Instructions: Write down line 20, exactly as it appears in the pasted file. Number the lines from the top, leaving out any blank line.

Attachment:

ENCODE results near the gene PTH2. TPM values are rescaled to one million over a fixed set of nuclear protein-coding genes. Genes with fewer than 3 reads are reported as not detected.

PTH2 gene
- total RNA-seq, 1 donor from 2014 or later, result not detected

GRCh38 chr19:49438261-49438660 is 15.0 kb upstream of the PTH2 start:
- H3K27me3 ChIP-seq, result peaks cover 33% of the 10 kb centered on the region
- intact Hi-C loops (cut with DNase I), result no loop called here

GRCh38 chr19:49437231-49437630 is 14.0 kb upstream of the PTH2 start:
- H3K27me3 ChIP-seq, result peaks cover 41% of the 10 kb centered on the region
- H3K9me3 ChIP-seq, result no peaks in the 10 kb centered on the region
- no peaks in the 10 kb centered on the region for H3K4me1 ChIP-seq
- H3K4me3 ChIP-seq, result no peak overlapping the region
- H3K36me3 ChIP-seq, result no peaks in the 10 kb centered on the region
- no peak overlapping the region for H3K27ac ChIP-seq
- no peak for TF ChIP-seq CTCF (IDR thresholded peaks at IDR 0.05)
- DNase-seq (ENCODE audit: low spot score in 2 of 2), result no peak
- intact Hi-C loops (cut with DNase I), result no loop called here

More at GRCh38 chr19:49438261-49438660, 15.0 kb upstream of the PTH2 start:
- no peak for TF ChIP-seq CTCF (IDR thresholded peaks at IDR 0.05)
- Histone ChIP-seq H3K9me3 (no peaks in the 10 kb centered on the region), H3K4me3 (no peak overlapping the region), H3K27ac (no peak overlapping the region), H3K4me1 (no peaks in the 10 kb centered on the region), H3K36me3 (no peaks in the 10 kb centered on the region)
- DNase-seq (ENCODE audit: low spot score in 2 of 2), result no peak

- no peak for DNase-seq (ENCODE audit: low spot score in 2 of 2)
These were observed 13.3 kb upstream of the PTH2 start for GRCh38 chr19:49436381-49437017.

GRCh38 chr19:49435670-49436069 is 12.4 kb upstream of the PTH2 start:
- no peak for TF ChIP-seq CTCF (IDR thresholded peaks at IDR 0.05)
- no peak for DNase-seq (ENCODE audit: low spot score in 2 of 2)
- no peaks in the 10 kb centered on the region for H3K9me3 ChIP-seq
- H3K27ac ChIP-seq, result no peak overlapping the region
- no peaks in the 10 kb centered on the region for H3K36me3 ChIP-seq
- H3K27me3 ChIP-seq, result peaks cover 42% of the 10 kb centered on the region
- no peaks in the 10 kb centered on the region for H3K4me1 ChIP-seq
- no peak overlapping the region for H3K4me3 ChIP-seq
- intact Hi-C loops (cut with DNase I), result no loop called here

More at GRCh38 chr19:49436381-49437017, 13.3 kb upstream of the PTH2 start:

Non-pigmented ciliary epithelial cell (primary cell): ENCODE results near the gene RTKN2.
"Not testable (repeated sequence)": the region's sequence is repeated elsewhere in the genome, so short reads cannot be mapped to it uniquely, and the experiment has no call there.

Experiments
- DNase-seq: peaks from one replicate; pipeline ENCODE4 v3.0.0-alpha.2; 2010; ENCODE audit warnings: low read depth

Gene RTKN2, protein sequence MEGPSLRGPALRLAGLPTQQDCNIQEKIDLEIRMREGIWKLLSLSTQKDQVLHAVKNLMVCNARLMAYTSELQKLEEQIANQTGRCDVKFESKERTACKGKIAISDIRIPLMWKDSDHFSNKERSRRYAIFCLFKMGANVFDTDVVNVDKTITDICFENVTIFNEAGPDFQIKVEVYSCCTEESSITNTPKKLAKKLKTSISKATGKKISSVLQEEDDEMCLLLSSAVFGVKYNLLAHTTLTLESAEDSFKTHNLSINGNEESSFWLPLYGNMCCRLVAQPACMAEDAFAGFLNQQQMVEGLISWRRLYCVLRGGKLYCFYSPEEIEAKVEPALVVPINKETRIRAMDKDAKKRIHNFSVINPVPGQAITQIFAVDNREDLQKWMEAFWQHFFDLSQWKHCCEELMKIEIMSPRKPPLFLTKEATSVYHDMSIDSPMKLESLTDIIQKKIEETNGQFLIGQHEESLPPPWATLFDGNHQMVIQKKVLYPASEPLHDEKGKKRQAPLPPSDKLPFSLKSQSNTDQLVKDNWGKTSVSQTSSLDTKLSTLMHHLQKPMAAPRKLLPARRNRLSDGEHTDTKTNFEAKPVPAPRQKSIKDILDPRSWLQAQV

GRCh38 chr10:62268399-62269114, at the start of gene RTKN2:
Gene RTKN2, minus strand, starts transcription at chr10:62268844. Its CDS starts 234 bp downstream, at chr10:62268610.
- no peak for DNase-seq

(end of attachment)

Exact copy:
- DNase-seq (ENCODE audit: low spot score in 2 of 2), result no peak